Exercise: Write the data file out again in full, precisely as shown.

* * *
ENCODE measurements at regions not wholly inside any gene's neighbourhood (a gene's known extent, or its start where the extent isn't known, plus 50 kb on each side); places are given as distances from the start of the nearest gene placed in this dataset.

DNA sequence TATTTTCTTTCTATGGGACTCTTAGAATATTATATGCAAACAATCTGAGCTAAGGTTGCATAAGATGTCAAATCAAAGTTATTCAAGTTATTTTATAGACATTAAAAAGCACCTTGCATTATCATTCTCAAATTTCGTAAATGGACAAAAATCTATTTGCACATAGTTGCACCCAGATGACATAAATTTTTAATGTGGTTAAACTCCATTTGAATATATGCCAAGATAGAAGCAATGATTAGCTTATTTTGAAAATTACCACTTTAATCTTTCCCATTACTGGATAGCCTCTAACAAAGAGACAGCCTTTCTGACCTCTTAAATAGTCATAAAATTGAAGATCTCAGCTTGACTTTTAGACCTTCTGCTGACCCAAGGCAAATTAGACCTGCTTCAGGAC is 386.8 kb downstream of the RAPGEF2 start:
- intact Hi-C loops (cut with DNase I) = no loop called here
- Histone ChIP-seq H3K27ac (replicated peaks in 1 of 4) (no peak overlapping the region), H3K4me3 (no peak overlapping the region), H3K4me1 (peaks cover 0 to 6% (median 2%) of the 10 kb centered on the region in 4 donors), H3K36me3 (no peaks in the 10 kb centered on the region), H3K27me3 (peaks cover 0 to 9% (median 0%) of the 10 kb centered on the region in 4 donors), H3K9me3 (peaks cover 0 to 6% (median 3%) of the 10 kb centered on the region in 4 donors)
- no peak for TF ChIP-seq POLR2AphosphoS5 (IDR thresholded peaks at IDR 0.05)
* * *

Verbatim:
ENCODE measurements at regions not wholly inside any gene's neighbourhood (a gene's known extent, or its start where the extent isn't known, plus 50 kb on each side); places are given as distances from the start of the nearest gene placed in this dataset.

DNA sequence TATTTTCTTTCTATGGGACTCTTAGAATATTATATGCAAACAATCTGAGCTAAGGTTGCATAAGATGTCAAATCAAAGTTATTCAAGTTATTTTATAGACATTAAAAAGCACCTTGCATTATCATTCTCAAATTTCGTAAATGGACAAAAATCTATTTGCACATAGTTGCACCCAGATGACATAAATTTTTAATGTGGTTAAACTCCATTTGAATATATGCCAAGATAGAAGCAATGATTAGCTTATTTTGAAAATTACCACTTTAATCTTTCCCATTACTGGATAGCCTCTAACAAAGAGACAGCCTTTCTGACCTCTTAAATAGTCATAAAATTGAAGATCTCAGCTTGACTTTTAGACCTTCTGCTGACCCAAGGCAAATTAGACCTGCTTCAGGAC is 386.8 kb downstream of the RAPGEF2 start:
- intact Hi-C loops (cut with DNase I) = no loop called here
- Histone ChIP-seq H3K27ac (replicated peaks in 1 of 4) (no peak overlapping the region), H3K4me3 (no peak overlapping the region), H3K4me1 (peaks cover 0 to 6% (median 2%) of the 10 kb centered on the region in 4 donors), H3K36me3 (no peaks in the 10 kb centered on the region), H3K27me3 (peaks cover 0 to 9% (median 0%) of the 10 kb centered on the region in 4 donors), H3K9me3 (peaks cover 0 to 6% (median 3%) of the 10 kb centered on the region in 4 donors)
- no peak for TF ChIP-seq POLR2AphosphoS5 (IDR thresholded peaks at IDR 0.05)